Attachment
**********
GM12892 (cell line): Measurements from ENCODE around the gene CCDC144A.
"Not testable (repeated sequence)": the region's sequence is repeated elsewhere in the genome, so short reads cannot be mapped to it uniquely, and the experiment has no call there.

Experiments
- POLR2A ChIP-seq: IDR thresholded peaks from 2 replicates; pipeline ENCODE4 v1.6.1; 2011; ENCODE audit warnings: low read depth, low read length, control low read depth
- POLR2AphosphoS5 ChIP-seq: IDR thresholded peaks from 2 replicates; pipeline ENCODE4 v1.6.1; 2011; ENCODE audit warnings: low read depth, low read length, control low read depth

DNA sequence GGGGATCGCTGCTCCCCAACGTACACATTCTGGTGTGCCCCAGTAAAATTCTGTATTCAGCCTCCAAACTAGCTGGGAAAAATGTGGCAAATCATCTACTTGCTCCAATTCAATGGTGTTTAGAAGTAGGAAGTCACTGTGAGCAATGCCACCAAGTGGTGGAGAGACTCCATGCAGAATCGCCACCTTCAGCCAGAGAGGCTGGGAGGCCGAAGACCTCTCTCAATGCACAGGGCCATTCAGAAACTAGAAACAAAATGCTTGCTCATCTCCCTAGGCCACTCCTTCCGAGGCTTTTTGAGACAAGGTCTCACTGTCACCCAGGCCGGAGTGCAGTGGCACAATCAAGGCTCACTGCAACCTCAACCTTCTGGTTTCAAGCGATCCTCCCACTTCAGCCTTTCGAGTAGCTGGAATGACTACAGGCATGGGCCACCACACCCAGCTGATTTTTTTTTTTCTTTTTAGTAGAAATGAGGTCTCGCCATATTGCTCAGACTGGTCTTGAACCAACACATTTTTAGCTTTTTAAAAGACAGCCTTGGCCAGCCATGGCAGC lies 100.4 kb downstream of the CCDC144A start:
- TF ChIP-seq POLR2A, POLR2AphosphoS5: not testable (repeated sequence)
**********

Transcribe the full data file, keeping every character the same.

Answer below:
GM12892 (cell line): Measurements from ENCODE around the gene CCDC144A.
"Not testable (repeated sequence)": the region's sequence is repeated elsewhere in the genome, so short reads cannot be mapped to it uniquely, and the experiment has no call there.

Experiments
- POLR2A ChIP-seq: IDR thresholded peaks from 2 replicates; pipeline ENCODE4 v1.6.1; 2011; ENCODE audit warnings: low read depth, low read length, control low read depth
- POLR2AphosphoS5 ChIP-seq: IDR thresholded peaks from 2 replicates; pipeline ENCODE4 v1.6.1; 2011; ENCODE audit warnings: low read depth, low read length, control low read depth

DNA sequence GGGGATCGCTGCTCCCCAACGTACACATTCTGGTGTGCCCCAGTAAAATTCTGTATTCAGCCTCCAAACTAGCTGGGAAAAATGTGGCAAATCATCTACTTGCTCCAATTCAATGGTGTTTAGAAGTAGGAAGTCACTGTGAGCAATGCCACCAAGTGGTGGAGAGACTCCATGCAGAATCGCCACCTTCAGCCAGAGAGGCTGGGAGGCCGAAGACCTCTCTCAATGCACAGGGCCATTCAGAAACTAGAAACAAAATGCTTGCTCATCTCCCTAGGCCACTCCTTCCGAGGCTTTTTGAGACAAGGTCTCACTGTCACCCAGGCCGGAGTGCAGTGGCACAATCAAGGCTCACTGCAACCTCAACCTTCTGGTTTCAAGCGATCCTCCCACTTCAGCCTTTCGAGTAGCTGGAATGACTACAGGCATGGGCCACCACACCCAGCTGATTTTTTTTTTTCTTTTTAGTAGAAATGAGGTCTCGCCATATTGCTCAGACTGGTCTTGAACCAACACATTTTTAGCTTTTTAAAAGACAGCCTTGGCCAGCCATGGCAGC lies 100.4 kb downstream of the CCDC144A start:
- TF ChIP-seq POLR2A, POLR2AphosphoS5: not testable (repeated sequence)